A trip to a grocery store for most adults is a routine experience. For a 9- or 10-year-old, the same trip can be frightening, even overwhelming.
There are a myriad of decisions to make involving math, reading and comprehension. In short, a grocery store is a perfect place to teach a lesson that incorporates the new Common Core State Standards.
Enter Dianne Magliocca, a fourth-grade teacher at the Broadalbin-Perth Intermediate School.
Magliocca, a third-year teacher in the Broadalbin-Perth Central School District, has turned a part of her classroom into a grocery store. Since the start of the school year, she has had her students visit the store several times and purchase items using pretend money.
Students have to follow a list (some more complicated than others, depending on the students’ level of ability) purchase items. They have to read labels and cross-reference items to a master price list. Finally, student cashiers total each group’s purchases, accept payment and make change.
Through this hands-on experience, Magliocca provides her students with “a more meaningful lesson” in the math under the Common Core State Standards.
“We have taught the skills. Now we have to dig deeper and apply as much application as possible,” she said. “The students have never gone through this process. They have to read for information and integrate it.”
New York is one of 48 states to adopt the Common Core State Standards, a federal initiative. The standards are meant to better prepare students for life after high school and for college, and they focus on certain core standards, such as math, English language arts, social studies, science and technical subjects. Performance will be measured in standardized tests. Teachers and school administrators will be held accountable for students test results.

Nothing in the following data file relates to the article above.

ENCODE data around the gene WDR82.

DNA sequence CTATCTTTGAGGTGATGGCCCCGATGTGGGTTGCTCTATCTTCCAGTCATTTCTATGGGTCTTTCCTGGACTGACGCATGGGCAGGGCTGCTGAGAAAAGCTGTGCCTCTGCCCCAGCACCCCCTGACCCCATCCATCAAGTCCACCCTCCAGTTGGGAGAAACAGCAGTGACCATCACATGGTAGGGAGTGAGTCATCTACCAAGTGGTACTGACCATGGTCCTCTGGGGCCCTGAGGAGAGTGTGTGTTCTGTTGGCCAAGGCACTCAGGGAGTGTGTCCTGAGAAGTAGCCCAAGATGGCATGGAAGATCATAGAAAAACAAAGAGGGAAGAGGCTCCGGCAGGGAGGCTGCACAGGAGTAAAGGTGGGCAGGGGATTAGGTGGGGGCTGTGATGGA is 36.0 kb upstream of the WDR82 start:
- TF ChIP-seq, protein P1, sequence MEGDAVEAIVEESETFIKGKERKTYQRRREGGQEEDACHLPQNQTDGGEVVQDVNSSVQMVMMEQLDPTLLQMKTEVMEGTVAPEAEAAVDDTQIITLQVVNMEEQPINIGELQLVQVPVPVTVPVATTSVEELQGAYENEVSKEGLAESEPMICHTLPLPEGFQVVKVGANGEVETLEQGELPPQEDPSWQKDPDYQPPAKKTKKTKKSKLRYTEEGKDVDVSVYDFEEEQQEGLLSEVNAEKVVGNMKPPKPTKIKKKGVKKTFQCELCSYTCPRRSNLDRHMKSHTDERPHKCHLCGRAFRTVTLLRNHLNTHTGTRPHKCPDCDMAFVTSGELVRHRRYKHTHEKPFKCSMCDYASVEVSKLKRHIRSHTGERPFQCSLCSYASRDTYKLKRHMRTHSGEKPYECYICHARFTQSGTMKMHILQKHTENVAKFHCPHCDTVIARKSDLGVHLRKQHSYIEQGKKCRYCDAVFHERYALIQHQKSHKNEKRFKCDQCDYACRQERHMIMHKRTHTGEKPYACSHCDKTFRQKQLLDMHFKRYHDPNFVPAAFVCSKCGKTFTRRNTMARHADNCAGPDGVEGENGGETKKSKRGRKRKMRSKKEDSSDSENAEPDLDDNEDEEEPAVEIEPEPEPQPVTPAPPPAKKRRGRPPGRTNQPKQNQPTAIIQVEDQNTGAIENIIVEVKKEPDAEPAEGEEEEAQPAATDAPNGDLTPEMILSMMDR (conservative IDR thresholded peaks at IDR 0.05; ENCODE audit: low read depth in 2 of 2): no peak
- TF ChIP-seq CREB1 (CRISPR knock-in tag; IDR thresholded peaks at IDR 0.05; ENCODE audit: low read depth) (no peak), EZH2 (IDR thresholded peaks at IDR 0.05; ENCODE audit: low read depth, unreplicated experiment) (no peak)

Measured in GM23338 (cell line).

“This will level the playing field and give us an understanding of what to expect of our high school graduates,” said Dan Casey, principal of the Broadalbin-Perth Intermediate School. “It is an attempt to get some uniformity in American education.”
While the standards apply to students in kindergarten through grade 12, Broadalbin-Perth is phasing them in gradually, starting this school year. For example, only its students in grades three through eight will be tested on the math and the social studies standards later this year.
Magliocca got the grocery store idea when she saw that many district students struggled on last year’s state exam when they had to solve word problems involving purchases and calculating change. “Too many of our students struggled with those problems, so we knew we had to do better this year. It’s one thing to give a student worksheet after worksheet of practice problems, but it’s quite another to simulate a real-world situation that forces the students to use their math and reading skills, and to think carefully about every step of the activity,” she said.
In Magliocca’s class, her 22 students are finding that math can be fun. Marlee Ottati, 9, of Amsterdam, said the grocery store experience is “exciting. We get to shop and it is like a real store.” She has gone with her parents to stores, but she has never shopped on her own.
Kelsey Hinderliter, 9, of Broadalbin, said the lesson is fun and “you get to learn real-life skills.” She said at first the shopping lesson was complicated, “but then it got easier.”
Tori Corcuera, 9, said the lesson makes her feel “grown up. It makes you feel responsible.”